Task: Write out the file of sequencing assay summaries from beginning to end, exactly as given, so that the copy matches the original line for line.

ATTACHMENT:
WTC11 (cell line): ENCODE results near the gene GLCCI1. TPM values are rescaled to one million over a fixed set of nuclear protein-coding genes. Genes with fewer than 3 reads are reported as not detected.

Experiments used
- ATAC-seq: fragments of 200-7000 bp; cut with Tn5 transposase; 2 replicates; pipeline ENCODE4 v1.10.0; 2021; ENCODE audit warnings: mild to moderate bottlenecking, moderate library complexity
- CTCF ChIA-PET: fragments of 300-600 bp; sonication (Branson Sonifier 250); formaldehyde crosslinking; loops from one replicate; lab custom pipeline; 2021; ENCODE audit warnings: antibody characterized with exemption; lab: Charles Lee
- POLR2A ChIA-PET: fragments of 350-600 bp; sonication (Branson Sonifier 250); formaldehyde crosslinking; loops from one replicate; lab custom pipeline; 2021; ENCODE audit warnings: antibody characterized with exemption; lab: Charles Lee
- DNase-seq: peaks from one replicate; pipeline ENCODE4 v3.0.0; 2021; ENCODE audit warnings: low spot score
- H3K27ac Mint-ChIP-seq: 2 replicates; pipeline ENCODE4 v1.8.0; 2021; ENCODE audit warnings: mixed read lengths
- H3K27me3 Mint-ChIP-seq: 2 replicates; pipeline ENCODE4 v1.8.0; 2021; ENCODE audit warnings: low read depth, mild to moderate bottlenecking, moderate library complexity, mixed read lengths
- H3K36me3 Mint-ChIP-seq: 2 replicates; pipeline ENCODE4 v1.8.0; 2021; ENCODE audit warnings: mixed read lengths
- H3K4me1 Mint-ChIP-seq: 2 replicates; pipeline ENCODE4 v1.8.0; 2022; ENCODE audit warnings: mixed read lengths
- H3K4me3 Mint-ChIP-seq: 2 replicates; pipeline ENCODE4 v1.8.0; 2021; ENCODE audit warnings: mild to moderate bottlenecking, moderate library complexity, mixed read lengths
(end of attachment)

WTC11 (cell line): ENCODE results near the gene GLCCI1. TPM values are rescaled to one million over a fixed set of nuclear protein-coding genes. Genes with fewer than 3 reads are reported as not detected.

Experiments used
- ATAC-seq: fragments of 200-7000 bp; cut with Tn5 transposase; 2 replicates; pipeline ENCODE4 v1.10.0; 2021; ENCODE audit warnings: mild to moderate bottlenecking, moderate library complexity
- CTCF ChIA-PET: fragments of 300-600 bp; sonication (Branson Sonifier 250); formaldehyde crosslinking; loops from one replicate; lab custom pipeline; 2021; ENCODE audit warnings: antibody characterized with exemption; lab: Charles Lee
- POLR2A ChIA-PET: fragments of 350-600 bp; sonication (Branson Sonifier 250); formaldehyde crosslinking; loops from one replicate; lab custom pipeline; 2021; ENCODE audit warnings: antibody characterized with exemption; lab: Charles Lee
- DNase-seq: peaks from one replicate; pipeline ENCODE4 v3.0.0; 2021; ENCODE audit warnings: low spot score
- H3K27ac Mint-ChIP-seq: 2 replicates; pipeline ENCODE4 v1.8.0; 2021; ENCODE audit warnings: mixed read lengths
- H3K27me3 Mint-ChIP-seq: 2 replicates; pipeline ENCODE4 v1.8.0; 2021; ENCODE audit warnings: low read depth, mild to moderate bottlenecking, moderate library complexity, mixed read lengths
- H3K36me3 Mint-ChIP-seq: 2 replicates; pipeline ENCODE4 v1.8.0; 2021; ENCODE audit warnings: mixed read lengths
- H3K4me1 Mint-ChIP-seq: 2 replicates; pipeline ENCODE4 v1.8.0; 2022; ENCODE audit warnings: mixed read lengths
- H3K4me3 Mint-ChIP-seq: 2 replicates; pipeline ENCODE4 v1.8.0; 2021; ENCODE audit warnings: mild to moderate bottlenecking, moderate library complexity, mixed read lengths